by Alison Woodhouse
‘Has she filled in her meal options?’
My children are here. It’s a miracle, all three in the same room again, although they’re not children anymore; they’ve got kids of their own and grandkids.
‘There’s not much choice!’
No need for that tone Katy. It’s the NHS not one of your fancy hotels. They do their best and it’s good enough for me. You had all your babies in this hospital. There was always someone around to give me a cup of tea while I waited. Don’t be scared love. It makes you sound angry and your brothers won’t understand.
Oh Martin, I taught you how to make cheese sauce when you got divorced. You wouldn’t eat any vegetables without it. You should come home. You live too far away.
‘And no fibre.’
Dear Johnny. When did you start bothering about fibre? Hope you haven’t got a bowel problem. You were slow to potty train. I had to bribe you with smarties, I never let on to the others. They always said you were my favourite, but you were the youngest and such a sweet, loving child, I couldn’t help it.
‘One of us better speak to the nurse.’
‘Don’t you think …?’
Go on Johnny; you stand up for me. But don’t fall out with the others again. What are you going to do when I’m not around? It’s worn me out, all your bickering. You’re the eldest Katy, you should have sorted the feuding out, but you’ve been too busy setting up that business of yours. And Martin, you’ve been so hard on Johnny but he’s your brother and he’s always admired you. He’s slipped up now and again, who hasn’t, but the three of you need to stick close. No one else will care for you like family.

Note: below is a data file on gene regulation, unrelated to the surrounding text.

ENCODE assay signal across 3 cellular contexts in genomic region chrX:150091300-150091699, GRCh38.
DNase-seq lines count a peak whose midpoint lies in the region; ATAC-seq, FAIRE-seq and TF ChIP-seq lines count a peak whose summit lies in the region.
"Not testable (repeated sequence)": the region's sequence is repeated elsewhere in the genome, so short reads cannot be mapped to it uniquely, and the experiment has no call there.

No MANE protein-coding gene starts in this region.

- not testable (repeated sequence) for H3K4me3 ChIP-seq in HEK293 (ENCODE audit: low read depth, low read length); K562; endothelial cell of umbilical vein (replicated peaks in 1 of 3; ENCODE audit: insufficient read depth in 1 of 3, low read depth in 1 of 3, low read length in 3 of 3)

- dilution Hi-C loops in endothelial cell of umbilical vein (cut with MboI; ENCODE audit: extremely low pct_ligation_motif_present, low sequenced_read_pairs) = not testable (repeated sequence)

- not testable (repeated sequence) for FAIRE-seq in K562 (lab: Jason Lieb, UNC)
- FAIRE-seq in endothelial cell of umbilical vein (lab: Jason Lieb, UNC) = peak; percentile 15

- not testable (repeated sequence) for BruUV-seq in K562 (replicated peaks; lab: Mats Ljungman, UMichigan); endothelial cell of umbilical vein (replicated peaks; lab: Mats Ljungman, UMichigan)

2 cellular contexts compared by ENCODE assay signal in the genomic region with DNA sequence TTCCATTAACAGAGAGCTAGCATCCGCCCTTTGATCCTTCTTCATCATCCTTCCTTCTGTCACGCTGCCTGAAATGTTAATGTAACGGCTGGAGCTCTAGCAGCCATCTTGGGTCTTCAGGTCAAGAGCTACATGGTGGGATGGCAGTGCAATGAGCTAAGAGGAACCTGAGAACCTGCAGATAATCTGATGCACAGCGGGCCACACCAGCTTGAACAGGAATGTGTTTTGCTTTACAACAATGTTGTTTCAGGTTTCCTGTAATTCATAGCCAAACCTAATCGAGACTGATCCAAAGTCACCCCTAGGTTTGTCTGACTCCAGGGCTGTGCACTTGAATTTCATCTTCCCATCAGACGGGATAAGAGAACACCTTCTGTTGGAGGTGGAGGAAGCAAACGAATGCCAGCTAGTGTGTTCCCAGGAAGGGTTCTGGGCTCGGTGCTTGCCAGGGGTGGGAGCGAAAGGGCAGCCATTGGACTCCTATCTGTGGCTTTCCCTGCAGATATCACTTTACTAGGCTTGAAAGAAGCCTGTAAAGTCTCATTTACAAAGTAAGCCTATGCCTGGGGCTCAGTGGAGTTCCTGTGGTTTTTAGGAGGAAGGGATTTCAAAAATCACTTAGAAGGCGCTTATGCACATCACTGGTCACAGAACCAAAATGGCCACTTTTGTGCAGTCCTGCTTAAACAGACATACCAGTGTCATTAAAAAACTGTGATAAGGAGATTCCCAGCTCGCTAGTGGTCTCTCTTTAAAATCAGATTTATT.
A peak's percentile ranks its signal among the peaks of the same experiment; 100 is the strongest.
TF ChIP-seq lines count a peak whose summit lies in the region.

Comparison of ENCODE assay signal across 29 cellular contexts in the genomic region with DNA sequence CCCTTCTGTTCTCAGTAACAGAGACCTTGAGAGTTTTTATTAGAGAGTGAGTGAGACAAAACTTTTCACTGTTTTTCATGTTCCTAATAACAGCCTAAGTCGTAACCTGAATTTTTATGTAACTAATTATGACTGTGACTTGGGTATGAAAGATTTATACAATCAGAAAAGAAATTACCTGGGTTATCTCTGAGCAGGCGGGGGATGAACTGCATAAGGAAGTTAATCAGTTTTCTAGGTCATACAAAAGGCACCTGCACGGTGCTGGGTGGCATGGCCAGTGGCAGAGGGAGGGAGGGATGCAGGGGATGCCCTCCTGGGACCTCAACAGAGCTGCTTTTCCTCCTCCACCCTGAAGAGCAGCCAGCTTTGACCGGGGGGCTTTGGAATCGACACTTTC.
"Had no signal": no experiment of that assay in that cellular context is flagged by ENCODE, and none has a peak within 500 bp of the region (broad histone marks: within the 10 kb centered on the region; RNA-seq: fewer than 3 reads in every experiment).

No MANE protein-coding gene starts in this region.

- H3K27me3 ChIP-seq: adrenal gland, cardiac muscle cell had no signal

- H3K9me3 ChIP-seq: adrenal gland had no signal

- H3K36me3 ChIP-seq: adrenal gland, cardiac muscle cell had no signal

‘Anyone got a pen?’
‘Martin you can’t change it once she’s already chosen.’
‘How’s she going to get better eating that?’
‘Is she going to get better?’’
‘Of course she is. She’s a tough old bird.’
‘Shhh, don’t wake her.’
‘She looks peaceful doesn’t she?’
‘Johnny, don’t cry.’
Ah, Johnny. Remember that turkey I did for Christmas the year your dad died? I left it in the oven ten hours at least while you and I drank every last drop of sherry in the house and the bottle of wine you brought round. That was a good one. We played monopoly and you used the cherry liqueur chocolates for hotels. Every time you lost one you ate it. Taught me how to turn losing into winning. Remember that now and help your brother and sister.
‘She wouldn’t want it to be like this.’
It’s all right. I’m so happy to hear your voices. It’s like when you were little and used to bring me breakfast in bed on Mother’s Day. I’d hear you whispering outside my door. I’d keep my eyes closed and pretend I was still asleep so you could surprise me. The cold tea always had leaves floating on the top where you tore the bag, Johnny. And the toast always had a piece missing, Martin. Katy, you were such a strong little girl, in charge of carrying the tray. It was my best meal of the year by a mile; I hope you all know that. And that I wish I could turn every disappointment you’ve ever had into cherry liquor chocolates. That would be even better.
Alison Woodhouse’s “Cherry Chocolates” came second place in the 18+ short story category as part of our 25th Birthday Writing Competition.